Map of life expectancy at birth from Global Education Project.

Thursday, July 14, 2005

A Forgotten Breakthrough

Speechless's comment on the previous posting reminds me of research done back in the '50s by my late mentor Irving Kenneth Zola. Irv interviewed patients at a clinic in Boston, back when immigrants to our town meant Irish, Italian, and Eastern European Jewish. He told me that quite a few of the patients told him "Dr. Zola, you've helped me more than any of the other doctors." That was just because he listened to them, of course -- he was a Doctor of Philosophy, who didn't give them any medical advice at all.

Anyway, although it wasn't the original intent of his research, Irv noticed something quite interesting: the physicians were much more likely to apply a diagnostic label indicating a psychogenic origin for symptoms to patients were Italian or Jewish, than to patients who were Irish or Anglo. (E.g., psychosomatic, hypochondriacal, anxiety, hysteria, etc.) After interviewing the doctors and making some observations of his own, he thought he knew why. The Italian and Jewish patients were far more emotionally demonstrative, more likely to express pain and to complain openly about their symptoms. The Irish and Anglo patients were more stoical and reticent about their suffering.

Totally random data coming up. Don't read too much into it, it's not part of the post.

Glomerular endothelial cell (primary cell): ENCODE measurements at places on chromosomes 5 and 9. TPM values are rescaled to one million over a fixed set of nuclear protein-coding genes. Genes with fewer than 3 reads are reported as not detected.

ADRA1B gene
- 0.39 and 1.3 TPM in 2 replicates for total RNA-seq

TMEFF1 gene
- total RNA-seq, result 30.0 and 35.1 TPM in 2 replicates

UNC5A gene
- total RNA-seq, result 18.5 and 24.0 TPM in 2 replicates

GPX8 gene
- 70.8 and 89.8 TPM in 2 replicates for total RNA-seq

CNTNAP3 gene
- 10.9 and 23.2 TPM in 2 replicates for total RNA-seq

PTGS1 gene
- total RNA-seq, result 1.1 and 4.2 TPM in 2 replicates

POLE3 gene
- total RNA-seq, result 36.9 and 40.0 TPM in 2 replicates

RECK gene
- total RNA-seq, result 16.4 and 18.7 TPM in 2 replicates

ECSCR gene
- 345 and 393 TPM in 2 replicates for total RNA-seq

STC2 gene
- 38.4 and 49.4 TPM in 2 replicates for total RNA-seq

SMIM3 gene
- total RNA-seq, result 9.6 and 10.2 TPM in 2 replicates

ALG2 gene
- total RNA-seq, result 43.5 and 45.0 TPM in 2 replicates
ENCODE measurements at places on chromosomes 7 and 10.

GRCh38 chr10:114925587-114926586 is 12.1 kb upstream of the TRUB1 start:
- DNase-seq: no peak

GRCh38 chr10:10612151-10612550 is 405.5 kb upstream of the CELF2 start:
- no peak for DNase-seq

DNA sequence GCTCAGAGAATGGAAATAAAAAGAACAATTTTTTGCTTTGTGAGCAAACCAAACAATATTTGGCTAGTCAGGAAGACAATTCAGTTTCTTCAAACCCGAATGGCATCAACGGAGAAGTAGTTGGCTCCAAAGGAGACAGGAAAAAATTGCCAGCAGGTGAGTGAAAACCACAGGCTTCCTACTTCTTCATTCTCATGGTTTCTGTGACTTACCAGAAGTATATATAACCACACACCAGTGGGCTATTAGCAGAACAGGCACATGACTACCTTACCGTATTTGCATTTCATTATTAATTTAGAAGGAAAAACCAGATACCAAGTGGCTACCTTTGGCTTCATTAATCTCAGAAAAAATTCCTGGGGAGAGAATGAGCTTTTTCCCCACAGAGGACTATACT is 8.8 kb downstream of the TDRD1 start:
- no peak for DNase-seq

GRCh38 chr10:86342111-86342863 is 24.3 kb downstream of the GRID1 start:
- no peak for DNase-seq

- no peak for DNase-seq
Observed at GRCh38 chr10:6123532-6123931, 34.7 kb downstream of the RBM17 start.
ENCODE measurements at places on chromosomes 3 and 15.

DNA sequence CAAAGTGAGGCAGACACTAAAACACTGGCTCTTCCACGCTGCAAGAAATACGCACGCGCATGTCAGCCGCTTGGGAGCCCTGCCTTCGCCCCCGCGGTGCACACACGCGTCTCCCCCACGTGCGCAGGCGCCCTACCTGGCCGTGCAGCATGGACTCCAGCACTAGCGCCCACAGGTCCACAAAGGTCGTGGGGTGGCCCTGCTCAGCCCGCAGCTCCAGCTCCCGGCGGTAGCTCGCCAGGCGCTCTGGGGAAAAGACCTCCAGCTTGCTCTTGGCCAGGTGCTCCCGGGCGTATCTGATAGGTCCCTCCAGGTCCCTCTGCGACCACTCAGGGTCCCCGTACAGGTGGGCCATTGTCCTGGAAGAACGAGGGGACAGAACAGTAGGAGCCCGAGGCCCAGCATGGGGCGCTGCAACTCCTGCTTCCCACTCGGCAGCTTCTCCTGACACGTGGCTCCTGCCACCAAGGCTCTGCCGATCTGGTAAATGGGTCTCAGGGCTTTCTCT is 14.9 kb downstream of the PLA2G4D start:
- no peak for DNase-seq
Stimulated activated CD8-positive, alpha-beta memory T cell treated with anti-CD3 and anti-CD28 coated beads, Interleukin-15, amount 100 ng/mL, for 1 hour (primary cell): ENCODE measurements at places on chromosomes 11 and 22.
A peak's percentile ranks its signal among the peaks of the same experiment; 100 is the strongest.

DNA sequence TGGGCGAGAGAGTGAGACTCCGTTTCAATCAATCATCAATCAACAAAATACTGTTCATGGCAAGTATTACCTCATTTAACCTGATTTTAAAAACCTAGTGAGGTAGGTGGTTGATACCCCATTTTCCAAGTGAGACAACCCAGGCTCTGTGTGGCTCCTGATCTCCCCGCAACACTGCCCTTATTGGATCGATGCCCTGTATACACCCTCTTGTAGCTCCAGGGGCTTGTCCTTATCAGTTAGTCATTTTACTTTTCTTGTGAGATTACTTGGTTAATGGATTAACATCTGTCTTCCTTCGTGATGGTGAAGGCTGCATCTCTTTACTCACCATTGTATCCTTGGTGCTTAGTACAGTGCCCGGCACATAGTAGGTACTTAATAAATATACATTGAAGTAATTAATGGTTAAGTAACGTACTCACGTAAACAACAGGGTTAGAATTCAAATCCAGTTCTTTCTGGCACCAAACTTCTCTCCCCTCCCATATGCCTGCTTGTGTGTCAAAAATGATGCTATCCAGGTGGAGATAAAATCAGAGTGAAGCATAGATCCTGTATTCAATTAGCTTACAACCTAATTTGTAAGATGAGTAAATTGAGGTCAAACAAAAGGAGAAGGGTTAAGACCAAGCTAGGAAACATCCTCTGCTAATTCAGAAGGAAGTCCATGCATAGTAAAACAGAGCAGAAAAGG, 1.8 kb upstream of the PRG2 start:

The physicians, who were Anglo and upper class Jewish (as opposed to the working class Jewish immigrant patients) perceived the Irish and Anglo patients as behaving appropriately, whereas the Italian and Jewish patients were hysterical and overwrought. So here we have the first (as far as I know) recorded discovery of cultural incompetency in medicine. Of course, it's been long forgotten.

P.S. Back in those days, social scientists didn't have computers. Irv had to set up his crosstabulations and do his chi squares by hand. A little while later he went back and did a three dimensional crosstabulation and he discovered something else: the difference was mostly accounted for by female patients. It was the Jewish and Italian women who were being called hysterical. So that was the right word choice.

Last year, a physician friend of mine told me about an amazing article he had read in a pediatric journal, about the "Ay ay ay" syndrome. It seems that Latina mothers in the pediatric emergency room would shout "Ay ay ay" as their children lay bleeding on the gurney. This was labeled by the authors as a form of pathology.

You can go to Harvard, do a pre med course and graduate summa cum laude; spend $250,000 on a medical degree; do three years of residency and two years of fellowship; and still be nearly as ignorant as a President.

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